Fr. John McGrath
Fr. John McGrath was born in Tipperary Town on December 22nd 1916 and reared in Turraheen Rossmore. His father was a small dairy farmer and he spent many hours as a young lad milking cows and helping on the farm, he was the eldest of five children. He received his early education in Rossmore National School, and then went to live with an aunt in Annacarty where he travelled to Doon CBS on a bicycle for five years to get his secondary education, where he did his Leaving certificate in June 1934. In 1935 he entered St Patrick's College Thurles where he spent one year and then to Maynooth where he completed the remaining seven years of his training, and was ordained there on 2ist of June of 1942. Fr. John was then sent on mission to Glastonbury Somerset in England. On recall he was appointed curate in Ballinahinch / Killoscully [1946-48] He then served in Ballingarry from 1948 to 1965, it was here that he met and befriended the sacristan John Coady who introduced him to classical music, art and painting. He was CC in Gortnahoe 1965-1975, before becoming a parish priest in Doon in 1975. During his first few years in Doon he lived in the curate's house in Liscaugh, but moved into the Parochial house after Canon Horan's retirement and filled it with his formidable collection of paintings and artwork. He was also a lover of classical music and had a huge collection to prove it, and also a large collection of paintings which he donated to the Crawford Municipal Art Gallery which is the property of City of Cork Vocational Education Committee. He donated a total of 44 paintings and 4 prints which he had collected during his lifetime, included were works by Robert Ballagh, Louis Le Brocquy, Sean Keating and Maurice MacGonigal. He took a great interest in the community centre and part of it is now known as the Fr. McGrath Hall. He was above all a gentle human being, a man of prayer who did his holy hour every day after Mass, serving God and His people in his quiet humble way. Fr. McGrath retired as PP in 1992 and became Associate Pastor and died on 14th of March 1997. He is buried in the Church grounds.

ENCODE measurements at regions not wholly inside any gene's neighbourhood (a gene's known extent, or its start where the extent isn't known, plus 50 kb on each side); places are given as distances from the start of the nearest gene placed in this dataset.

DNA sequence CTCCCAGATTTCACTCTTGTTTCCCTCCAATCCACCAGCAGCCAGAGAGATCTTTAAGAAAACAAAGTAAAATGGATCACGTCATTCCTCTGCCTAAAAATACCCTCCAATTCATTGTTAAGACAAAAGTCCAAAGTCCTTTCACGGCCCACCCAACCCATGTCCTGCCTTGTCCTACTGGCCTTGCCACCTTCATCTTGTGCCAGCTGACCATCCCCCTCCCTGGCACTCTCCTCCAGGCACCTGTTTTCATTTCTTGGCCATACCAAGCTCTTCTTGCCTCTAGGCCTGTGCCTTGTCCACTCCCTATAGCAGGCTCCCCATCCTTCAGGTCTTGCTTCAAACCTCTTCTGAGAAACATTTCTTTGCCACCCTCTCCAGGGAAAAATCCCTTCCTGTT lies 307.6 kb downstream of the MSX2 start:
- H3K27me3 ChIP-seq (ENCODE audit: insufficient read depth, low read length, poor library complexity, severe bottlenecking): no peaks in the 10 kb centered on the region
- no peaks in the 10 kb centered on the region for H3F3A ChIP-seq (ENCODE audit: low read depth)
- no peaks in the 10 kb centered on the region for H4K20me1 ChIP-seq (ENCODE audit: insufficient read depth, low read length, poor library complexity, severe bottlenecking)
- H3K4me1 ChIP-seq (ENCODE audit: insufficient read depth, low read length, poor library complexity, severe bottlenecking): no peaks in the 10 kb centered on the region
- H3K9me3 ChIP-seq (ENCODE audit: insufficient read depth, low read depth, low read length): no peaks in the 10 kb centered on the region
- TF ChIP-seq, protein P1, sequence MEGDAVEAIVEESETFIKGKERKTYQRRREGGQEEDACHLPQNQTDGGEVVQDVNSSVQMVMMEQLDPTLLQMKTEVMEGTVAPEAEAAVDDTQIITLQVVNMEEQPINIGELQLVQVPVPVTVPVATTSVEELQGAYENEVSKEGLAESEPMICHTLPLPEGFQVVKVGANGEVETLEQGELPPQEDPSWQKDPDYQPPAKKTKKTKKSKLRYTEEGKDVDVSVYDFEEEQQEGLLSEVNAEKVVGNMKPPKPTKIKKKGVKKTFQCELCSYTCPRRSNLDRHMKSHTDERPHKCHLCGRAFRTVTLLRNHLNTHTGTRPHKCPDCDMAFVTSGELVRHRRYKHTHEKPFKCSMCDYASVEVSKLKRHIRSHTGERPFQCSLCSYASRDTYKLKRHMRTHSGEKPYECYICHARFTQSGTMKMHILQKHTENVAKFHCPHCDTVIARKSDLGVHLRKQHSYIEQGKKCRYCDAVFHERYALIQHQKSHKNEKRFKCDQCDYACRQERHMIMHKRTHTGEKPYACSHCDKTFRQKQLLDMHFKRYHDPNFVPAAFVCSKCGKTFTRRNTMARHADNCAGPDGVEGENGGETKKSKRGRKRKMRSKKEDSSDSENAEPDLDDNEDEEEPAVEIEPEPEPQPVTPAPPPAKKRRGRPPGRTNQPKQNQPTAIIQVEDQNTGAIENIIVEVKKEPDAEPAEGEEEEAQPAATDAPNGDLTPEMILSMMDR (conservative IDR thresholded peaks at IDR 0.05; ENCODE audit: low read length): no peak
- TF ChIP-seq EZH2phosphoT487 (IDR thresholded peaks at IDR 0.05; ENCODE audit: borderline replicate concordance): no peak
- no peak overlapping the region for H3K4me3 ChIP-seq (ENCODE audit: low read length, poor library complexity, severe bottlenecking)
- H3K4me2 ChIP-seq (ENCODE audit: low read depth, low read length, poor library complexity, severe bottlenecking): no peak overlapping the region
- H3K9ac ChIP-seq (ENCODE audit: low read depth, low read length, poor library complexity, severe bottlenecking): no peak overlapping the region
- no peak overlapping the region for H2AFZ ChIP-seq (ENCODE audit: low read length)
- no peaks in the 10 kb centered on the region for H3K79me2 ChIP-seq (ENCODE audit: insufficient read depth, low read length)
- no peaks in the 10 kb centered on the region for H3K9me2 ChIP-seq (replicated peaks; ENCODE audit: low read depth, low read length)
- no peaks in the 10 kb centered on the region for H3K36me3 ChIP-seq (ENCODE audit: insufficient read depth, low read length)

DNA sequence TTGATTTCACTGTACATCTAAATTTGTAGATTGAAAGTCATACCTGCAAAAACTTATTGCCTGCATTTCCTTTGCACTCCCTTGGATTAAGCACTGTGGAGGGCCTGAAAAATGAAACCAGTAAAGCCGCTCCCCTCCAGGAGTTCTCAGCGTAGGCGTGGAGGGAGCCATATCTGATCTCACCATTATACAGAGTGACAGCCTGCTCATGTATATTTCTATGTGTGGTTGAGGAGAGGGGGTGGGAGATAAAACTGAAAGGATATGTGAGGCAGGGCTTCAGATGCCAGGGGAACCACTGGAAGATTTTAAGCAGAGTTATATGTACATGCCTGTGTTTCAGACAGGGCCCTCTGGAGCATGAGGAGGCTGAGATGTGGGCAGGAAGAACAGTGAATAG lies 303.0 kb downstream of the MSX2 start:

Fr. Tom Ryan
Fr. Tom Ryan was a native of Shanaclune Cappamore and was born on the loth of January 1933. He was the eldest of nine children born to John and Bridget Ryan [nee Doherty] and was only fourteen when his mother died in 1947. He began his education at Bilboa National School and continued at the CBS Primary and Secondary Schools in Doon. On completing his Leaving Certificate he went to St Patrick's seminary in Thurles to study for the priesthood and after one year went to Maynooth in September 1952 to
continue his studies where he was conferred with a BA Degree in Latin, Irish and Philosophy in 1955. He was ordained on 2ist of June 1959 and two days later said his first Mass in Cappamore. Since his ordination he served on temporary mission in Glasnevin [Dublin] 1959-1962, as chaplain to the Mercy Convent Doon from 1962 to 1966, CC in Killoscully 1966, the last curate to serve there, and within a year transferred to Ballina from 1966-1970, CC Knocklong 1970-1982, CC Ballingarry 1982 to 1987, and was appointed PP to Holycross in 1987 before becoming PP in Doon in September 1992. His 44 years as a priest were ones of loyal and dedicated service. Fr. Tom was a quiet prayerful man whose wisdom and discretion were greatly valued by his large circle of friends. He had a keen interest in horses and rode in many gymkhanas in his younger days and was also involved in the hunt and had a way with horses. He was never happier than when out on his native Slieve Feilim hills with a dog and gun or sitting by the fire in Shanacloon talking about times past and tracing ancestral relatives, including one John Ryan [Luke] popularly known as Shawn Lucash, a powerful man who was leader of the Reaskawalles in the faction -fights of the 1820ís and 1830ís. In Doon he was involved with many organisations, including the local FAS Scheme, Community Council, Festival Committee, Community Alert, and Schools Board of Management. In 1999 Fr. Tom and his classmates from Maynooth who included the retired Archbishop of Tuam Joseph Cassidy and the current Bishop of Killaloe Willie Walsh celebrated their 4Oth Anniversary by going to Rome where they had an audience with Pope John Paul II. Fr. Tom died suddenly while saying his prayers with his Breviary in his hands on the 23rd of December 2003 and was buried in the church grounds on Saturday 27th of December 2003.
Fr. Tony Ryan
Fr. Tony Ryan a native of Birdhill Newport Co Tipperary arrived in Doon on 3ist of July 2004 returning from Belize where he spent a total of eight years 1992-1997 and 2001 to 2004 on mission. Belize is a Central American country tucked in between Mexico, Guatemala and the Caribbean Sea and was previously known as British Honduras until it gained its independence in 1981.
Dun Bleisce - A History Edited by Geraldine Carew and published by Cumann Forbatha Dun Bleisce 1990.
Cashel and Emly Heritage Edited by Rev Fr. Walter G Skehan PP Loughmore and published by Cashel and Emly Dioscesan Trust 1993
A Profile of Fr. John McGrath by Fr. Gerard Moloney, Bleisce 1992.
Profile of Fr. McGrath by Fr. Tom Ryan PP, Bleisce 1997.
Tithe troubles in the 1830ís by Noreen Higgins, Bleisce 2001.
The Very Reverend Fr. Tom Ryan PP - an appreciation Bleisce 2004.
Fr. Tom Ryan [1933-2003] by Fr. Liam Ryan Ceapach Mor 2004.